“Can you give us a quick lunch?”

“I just have to do the rice. There’s plenty of chicken from last night.”

“Quick then. We have to be back.” Amid a volley of her rapid-fire instructions, they disappeared through the other door leading inside.

A plainly furnished room with cracks on the red cement floor like a miniature Meghna emptying into the sea. A rough bed with a thin mattress. An old wooden clothes rack. A worn jute mat on the floor in the corner with a much-used harmonium and some songbooks on it. Farid took off his shoes and walked over to the bed, the floor cool under his bare feet. It was through the side door that the army had entered, across that front yard that the army had taken her aunt’s husband. He stretched out, sighing, on the fresh, coarse-weave bed sheet and looked up at the small square of blue framed by the window high on the wall. Fielding was a hard thing to do, with its alternating pulses of alertness and relaxation, watching the ball and the swing of the bat, the sudden hot sprint, the odd tumble on the uneven ground, the fear of dropping a vital catch or letting the ball through your hands. The war had ended, but men were still dying and disappearing, no promise was ever true, certainly no promise of human freedo... 

She came back into the room and tossed off her sandals. “The rice will be done in no time at all.”

“All right.” 

She came over and lay down beside him.

“Have you locked the door?” he asked.

“No, you do it.”

“But it’s on your side of the bed.”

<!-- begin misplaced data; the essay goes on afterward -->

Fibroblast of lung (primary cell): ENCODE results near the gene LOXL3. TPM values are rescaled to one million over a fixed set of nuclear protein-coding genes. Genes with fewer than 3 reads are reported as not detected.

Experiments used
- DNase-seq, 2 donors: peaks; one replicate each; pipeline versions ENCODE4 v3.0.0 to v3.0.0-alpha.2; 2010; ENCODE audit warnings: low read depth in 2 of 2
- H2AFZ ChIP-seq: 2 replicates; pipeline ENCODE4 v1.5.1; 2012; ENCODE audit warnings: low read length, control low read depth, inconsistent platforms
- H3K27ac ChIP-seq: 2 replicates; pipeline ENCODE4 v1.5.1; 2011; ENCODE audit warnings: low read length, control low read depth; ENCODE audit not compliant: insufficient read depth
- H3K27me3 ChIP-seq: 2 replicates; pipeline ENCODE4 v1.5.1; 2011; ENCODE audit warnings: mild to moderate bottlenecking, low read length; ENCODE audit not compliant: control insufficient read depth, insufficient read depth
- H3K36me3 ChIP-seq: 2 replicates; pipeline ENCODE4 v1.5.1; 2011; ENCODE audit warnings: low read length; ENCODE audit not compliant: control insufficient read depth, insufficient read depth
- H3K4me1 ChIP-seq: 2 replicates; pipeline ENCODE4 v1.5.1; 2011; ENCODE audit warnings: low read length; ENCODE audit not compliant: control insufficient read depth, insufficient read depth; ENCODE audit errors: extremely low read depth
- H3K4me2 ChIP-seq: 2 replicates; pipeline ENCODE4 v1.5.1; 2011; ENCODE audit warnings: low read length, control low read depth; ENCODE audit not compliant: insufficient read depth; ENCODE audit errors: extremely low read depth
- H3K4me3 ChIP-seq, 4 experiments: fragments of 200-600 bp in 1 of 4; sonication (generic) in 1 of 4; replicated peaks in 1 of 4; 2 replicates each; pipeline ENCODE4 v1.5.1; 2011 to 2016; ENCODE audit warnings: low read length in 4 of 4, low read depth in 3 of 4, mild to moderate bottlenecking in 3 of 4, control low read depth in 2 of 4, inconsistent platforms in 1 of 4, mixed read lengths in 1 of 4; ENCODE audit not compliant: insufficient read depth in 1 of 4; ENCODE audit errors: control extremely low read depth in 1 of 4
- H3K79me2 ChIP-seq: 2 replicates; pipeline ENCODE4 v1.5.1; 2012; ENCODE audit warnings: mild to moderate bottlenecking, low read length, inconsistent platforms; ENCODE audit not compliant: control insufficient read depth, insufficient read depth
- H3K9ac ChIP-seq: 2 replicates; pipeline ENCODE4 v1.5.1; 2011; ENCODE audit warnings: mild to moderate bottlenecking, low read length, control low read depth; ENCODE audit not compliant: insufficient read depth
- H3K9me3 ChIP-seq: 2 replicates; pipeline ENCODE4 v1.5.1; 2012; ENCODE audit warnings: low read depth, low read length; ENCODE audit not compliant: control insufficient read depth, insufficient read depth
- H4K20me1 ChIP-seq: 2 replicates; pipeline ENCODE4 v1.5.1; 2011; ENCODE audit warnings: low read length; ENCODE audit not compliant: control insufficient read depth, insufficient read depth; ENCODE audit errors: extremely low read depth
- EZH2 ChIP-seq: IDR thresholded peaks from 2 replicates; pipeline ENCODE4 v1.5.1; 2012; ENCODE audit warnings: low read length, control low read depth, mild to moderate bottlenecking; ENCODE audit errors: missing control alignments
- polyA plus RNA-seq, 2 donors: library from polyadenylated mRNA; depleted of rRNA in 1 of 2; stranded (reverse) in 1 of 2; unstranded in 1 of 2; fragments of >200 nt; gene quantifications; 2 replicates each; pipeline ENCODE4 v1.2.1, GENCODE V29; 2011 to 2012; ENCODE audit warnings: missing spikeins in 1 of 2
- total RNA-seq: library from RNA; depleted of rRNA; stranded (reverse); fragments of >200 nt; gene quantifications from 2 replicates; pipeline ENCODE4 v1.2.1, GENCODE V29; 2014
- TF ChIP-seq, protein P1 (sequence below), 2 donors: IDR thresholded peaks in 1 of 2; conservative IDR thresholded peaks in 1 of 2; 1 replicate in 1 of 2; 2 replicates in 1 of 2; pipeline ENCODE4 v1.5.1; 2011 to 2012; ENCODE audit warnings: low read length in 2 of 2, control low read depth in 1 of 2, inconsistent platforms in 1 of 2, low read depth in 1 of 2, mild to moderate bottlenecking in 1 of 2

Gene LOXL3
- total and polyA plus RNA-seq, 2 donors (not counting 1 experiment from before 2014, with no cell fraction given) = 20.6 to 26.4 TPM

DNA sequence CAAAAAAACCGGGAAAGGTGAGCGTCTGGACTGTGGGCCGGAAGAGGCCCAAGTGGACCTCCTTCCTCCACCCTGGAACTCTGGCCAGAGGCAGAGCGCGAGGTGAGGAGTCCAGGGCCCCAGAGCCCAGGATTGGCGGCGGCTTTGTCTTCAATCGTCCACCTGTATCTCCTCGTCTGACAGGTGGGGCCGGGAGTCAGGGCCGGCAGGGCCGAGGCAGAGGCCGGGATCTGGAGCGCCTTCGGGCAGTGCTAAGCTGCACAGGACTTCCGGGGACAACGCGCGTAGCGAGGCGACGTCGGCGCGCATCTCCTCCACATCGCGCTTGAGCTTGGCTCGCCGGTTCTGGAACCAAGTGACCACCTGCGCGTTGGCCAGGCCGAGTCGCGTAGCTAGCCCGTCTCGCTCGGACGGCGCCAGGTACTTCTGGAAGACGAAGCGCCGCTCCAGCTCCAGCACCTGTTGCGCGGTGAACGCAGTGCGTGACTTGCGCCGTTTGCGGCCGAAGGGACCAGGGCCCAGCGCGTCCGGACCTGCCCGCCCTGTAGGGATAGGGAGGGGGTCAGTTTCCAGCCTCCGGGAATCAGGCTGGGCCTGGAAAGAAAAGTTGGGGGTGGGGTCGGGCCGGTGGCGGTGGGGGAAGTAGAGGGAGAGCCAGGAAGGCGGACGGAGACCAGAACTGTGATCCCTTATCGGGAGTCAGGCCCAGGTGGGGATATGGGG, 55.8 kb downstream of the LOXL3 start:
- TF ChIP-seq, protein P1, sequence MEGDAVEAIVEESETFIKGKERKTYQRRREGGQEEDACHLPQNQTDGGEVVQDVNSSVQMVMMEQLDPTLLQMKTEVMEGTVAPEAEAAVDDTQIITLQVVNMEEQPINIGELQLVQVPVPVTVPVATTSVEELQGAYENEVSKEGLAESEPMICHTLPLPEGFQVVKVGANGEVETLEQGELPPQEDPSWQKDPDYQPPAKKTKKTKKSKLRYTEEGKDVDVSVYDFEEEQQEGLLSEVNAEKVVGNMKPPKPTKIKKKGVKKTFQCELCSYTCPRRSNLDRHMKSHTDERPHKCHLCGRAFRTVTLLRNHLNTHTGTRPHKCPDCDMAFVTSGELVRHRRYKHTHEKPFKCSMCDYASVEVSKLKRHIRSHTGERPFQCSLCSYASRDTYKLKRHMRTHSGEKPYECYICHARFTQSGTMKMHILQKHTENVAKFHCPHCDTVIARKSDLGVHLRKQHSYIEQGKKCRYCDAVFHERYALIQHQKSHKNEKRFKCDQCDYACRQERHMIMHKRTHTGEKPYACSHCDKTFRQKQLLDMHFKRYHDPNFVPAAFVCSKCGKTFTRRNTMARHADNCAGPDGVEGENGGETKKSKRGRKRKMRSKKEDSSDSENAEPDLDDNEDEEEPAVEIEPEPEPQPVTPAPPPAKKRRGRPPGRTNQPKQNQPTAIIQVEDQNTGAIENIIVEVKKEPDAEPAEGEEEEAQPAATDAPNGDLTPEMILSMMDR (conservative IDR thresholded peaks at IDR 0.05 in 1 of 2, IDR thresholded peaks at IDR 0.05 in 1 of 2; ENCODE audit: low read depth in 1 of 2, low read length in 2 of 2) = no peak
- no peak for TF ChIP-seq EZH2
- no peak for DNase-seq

“So …”

He pulled her to him, nuzzling his nose deep into the curly mass of her hair. She made a soft, yielding sound, then pushed him away, rose in a shower of loose yellow, went to the door and locked it. She came back, sat by the side of the bed, looked down at him. Small sweet damp patches had formed on the thin cotton of her underarms. She leaned forward and kissed him on the lips.

They came back, driving through empty noontime roads, just in time. The umpires were walking out on the field. Sultana gave them a knowing glance as they seated themselves among their classmates. Though she had taken care to smooth out the creases in her sari after the kissing and tussling, there was no erasing an indolent, blinking vulnerability in her eyes, a heightened color in her face. 

The two batsmen walked out onto the ground to much clapping, whistles and catcalls from the crowd. Farid’s captain was the opening bat. Shaheen waited at the top of his mark, tossing the shiny red ball from hand to hand. The captain cast a look around at the field – the keeper and three slips standing way back, a packed offside field – and then settled into his stance, tapping his bat on the ground. As the umpire dropped his upraised arm, Shaheen began his run with jerky strides that belied the speed with which he could bowl. The rolled-up sleeve of his shirt flapped loose as his arm whipped down to release the ball. 

The first delivery was a snorter, pitched just short of a length and seaming past the outstretched bat through to the keeper. The slips jumped up and raised their hands, but did not appeal.

“Ooooooh!!!!…..” rose the accompanying cry from the crowd.

Shaheen at the end of his follow-through made a show of glaring at the batsman before turning to walk back to the top of his mark. There was a slight swagger to the way he began to roll up his shirtsleeve again.

Farid took out the single stick of cigarette he had bought from the vendor, lighting it with matches borrowed from Javed sitting in front of him. He took a deep drag. The system beat you in the end. No matter what you did, there was no escaping it. The Man got you in the end. Any day you could vanish and never come back. He blew out the cigarette smoke and watched it whirl away in the bright air. 118 runs to win. Zero on the scoreboard. Farid leaned back against the steps and studiously focused on the figures arrayed on the cricket field.

The match had resumed. In right earnest.

Khademul Islam is editor of the literary journal Bengal Lights.